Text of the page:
A combination of these factors is fueling a heated race to scoop up top AI startups, many of which are still in their early stages of research and funding.

Nearly 120 AI startups exited for the first time last year, of which 115 were acquired.

Already this year, there have been 8 acquisitions. Amazon acquired AI cybersecurity startup Sqrrl. Oracle followed suit by acquiring cybersecurity company Zenedge.

AI startups are acquisition targets not only for big tech companies, but also for traditional insurance, retail, and healthcare incumbents.

In one of the largest M&A deals in artificial intelligence, Roche Holding acquired NY-based Flatiron Health for $1.9B in Feb’18. The only other disclosed $1B+ AI exit was Ford’s acquisition of auto tech startup Argo AI in 2017.

Google is the top acquirer of AI startups, with 14 acquisitions under its belt (excluding Kaggle, a data science community that hosts machine learning competitions).

The timeline below shows the M&A activity of corporations that have made 4 or more acquisitions since 2010. (Note: The exact dates for Apple’s Novauris and Amazon’s Orbeus acquisitions are not known. They are plotted on approximate dates of acquisition.)

In 2013, Google picked up deep learning and neural network startup DNNresearch from the computer science department at the University of Toronto. This acquisition reportedly helped Google make major upgrades to its image search feature.

In 2014 Google acquired British company DeepMind Technologies for some $600M (Google’s DeepMind program recently beat a human world champion in the board game “Go”).

It also recently acquired conversational commerce platform Banter. Google previously made another major acquisition in natural language processing — startup API.ai — in 2016, powering some of Google Assistant’s capabilities.

Apple is close behind with 13 acquisitions.

Apple was one of the earliest players in the space. It acquired Siri in 2010, popularizing AI assistants. For comparison, the technology behind Amazon’s Alexa can be tied back to the startup Evi Technologies, which Amazon acquired in 2013.

Apple’s M&A activity slowed down for several years following the Siri acquisition, before picking up in 2016. Apple has been rather secretive about how it plans to integrate the AI startups it has acquired into its products. Its most recent acquisition was Pop Up Archive, which could be a potential addition to iTunes. Prior to the acquisition, the startup was developing tools to search and organize audio files. It used machine learning to convert speech to text, and crowdsourced the task of fixing transcription errors.

A notable exception in the big-tech-dominated top acquirers chart above is the Meltwater Group, a social media monitoring company. It is also the only private company on the chart.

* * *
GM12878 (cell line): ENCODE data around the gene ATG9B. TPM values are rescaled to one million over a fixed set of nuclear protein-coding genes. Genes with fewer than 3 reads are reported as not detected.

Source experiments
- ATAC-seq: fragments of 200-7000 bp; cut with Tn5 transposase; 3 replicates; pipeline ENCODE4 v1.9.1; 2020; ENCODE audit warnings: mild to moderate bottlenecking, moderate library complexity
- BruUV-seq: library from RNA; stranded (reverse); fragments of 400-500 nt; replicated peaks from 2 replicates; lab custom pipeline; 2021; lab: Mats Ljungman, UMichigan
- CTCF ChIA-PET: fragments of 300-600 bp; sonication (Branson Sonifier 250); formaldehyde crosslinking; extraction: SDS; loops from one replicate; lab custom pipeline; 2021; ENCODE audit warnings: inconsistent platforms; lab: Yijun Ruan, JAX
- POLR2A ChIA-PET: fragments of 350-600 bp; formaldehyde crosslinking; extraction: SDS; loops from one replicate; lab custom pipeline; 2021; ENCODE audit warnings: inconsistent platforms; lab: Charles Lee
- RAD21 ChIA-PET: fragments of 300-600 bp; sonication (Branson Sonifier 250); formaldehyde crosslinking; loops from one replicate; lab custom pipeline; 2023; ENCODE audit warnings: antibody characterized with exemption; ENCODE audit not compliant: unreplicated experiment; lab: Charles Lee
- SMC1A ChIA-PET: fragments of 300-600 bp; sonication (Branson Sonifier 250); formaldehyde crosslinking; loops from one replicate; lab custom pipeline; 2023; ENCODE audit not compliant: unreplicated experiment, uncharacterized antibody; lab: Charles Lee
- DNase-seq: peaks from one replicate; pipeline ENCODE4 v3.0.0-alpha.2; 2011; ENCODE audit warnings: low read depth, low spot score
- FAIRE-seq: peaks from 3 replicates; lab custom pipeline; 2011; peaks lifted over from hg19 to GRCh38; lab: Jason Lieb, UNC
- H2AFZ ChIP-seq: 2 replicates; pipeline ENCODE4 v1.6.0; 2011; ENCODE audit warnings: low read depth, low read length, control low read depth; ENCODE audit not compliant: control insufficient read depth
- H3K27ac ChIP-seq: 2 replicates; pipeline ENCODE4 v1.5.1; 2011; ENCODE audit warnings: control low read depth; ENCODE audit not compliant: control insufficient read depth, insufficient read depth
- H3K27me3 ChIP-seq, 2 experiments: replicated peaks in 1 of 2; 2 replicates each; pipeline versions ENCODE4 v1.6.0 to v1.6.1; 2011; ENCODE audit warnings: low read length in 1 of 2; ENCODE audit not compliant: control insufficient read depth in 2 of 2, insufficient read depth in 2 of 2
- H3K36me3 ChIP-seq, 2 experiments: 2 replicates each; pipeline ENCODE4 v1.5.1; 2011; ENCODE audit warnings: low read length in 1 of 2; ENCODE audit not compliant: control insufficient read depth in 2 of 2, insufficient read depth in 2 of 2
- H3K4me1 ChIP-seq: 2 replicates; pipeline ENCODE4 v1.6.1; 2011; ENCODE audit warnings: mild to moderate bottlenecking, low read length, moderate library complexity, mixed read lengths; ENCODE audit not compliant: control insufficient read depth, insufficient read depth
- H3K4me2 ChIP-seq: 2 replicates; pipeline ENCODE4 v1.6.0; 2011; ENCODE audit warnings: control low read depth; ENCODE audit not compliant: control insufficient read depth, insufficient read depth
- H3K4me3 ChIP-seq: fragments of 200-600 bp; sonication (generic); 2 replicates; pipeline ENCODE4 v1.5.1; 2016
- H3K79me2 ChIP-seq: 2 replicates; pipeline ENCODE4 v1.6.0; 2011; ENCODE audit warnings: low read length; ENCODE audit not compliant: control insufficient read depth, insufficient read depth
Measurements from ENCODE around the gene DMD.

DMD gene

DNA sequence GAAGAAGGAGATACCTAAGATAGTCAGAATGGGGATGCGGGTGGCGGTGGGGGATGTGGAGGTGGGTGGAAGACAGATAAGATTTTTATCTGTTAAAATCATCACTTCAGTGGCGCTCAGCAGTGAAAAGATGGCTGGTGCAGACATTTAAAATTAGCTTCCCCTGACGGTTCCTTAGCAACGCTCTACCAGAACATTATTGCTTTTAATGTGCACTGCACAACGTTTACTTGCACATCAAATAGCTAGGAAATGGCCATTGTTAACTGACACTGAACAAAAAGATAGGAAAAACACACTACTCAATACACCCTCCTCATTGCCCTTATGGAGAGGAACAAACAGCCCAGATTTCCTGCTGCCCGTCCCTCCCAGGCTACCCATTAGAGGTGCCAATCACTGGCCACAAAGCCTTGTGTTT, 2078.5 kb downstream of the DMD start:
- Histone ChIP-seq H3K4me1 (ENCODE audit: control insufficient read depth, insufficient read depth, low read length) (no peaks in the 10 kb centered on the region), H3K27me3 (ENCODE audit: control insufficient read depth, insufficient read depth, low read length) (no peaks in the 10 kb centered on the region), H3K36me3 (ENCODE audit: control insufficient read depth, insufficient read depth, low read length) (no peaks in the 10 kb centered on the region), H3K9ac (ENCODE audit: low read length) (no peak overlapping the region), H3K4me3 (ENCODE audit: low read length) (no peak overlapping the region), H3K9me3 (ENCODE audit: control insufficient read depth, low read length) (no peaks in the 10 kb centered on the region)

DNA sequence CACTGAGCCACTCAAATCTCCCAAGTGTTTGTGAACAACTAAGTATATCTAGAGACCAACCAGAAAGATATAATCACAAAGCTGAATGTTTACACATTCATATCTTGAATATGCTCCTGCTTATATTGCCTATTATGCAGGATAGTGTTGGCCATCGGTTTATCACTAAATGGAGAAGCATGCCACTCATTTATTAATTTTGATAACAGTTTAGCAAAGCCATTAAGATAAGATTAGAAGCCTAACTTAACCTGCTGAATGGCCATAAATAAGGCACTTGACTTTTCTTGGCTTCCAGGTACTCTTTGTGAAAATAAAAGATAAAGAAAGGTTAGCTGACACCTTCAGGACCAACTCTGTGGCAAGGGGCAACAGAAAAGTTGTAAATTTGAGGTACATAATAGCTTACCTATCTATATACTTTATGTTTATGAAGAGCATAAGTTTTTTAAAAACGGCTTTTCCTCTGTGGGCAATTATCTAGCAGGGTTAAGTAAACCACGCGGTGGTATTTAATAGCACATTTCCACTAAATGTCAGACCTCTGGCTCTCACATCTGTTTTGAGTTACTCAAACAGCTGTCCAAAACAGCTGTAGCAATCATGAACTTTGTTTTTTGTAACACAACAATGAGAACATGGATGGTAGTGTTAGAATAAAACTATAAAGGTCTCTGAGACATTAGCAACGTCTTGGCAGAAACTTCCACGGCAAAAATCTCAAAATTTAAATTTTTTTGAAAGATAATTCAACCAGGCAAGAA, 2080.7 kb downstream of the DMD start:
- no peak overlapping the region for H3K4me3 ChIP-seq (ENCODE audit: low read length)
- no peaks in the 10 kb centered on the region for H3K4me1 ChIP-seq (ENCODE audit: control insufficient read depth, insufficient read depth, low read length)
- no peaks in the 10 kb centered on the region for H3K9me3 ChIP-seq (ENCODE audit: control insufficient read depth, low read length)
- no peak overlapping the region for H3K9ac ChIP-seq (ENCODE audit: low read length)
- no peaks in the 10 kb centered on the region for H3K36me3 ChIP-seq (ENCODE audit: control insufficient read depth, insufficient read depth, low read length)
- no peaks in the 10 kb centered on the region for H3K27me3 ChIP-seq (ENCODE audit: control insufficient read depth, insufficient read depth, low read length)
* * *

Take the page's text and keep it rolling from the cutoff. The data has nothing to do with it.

Meltwater is strategically using AI to monitor digital media and analyze brand sentiment and competitor activity.

AI acquisitions (2012-2017) YTD
Company Country M&A Date
Harvest.ai United States 1/9/2017
Angel.ai United States 9/20/2016
Orbeus United States 10/1/2015
Evi Technologies United Kingdom 4/17/2013
Sqrrl United States 1/23/2018
Siri United States 4/9/2010
SensoMotoric Germany 6/27/2017
Regaind France 9/29/2017
Init.ai United States 10/5/2017
Pop Up Archive United States 12/5/2017
Lattice United States 5/15/2017
RealFace Israel 2/20/2017
tuplejump India 9/22/2016
Turi United States 8/5/2016
Emotient United States 1/7/2016
Perceptio United States 10/6/2015
Vocal IQ United Kingdom 10/2/2015
Novauris Technolgies United Kingdom 4/3/2014
Ozlo United States 7/31/2017
Zurich Eye Switzerland 11/10/2016
Masquerade Technologies Belarus 3/9/2016
Wit.ai United States 1/5/2015
Mobile Technologies United States 8/13/2013
Face.com United States 5/29/2012
AIMatter Belarus 8/16/2017
Banter United States 11/1/2017
Halli Labs India 7/12/2017
Api.ai United States 9/19/2016
Moodstocks France 7/6/2016
Timeful United States 5/4/2015
Granata Decision Systems Canada 1/23/2015
Jetpac United States 8/16/2014
Emu United States 8/6/2014
DeepMind Technologies United Kingdom 1/27/2014
DNNresearch Canada 3/13/2013
CleverSense United States  12/14/2011
Vision Factory United Kingdom 10/23/2014
Dark Blue Labs United Kingdom 10/23/2014
Movidius United States 9/6/2016
Nervana Systems United States 8/9/2016
Itseez United States 5/27/2016
Saffron Technology United States 10/26/2015
Indisys Spain 9/13/2013
Cosmify United States 8/15/2017
Algo Norway 8/29/2017
Wrapidity United Kingdom 2/21/2017
Encore Alert United States 3/29/2016
OCULUSai Sweden 3/18/2013
Maluuba Canada 1/13/2017
Genee United States 8/22/2016
SwiftKey United Kingdom 2/19/2016
Equivio Israel 1/20/2015
Netbreeze Switzerland 3/20/2013
MetaMind United States 4/4/2016
PredictionIO United States 2/19/2016
MinHash United States 12/14/2015
Tempo AI United States 5/29/2015
Magic Pony United Kingdom 6/20/2016
Whetlab United States 6/17/2015
TellApart United States 4/28/2015
Madbits United States 7/30/2014

 

Below you can see the timeline as of last publication in July 2017. In the previous timeline, we included all acquirers with at least 2 AI acquisitions.

 

The timeline as of 10/16 is included below.

race_for_AI_12012016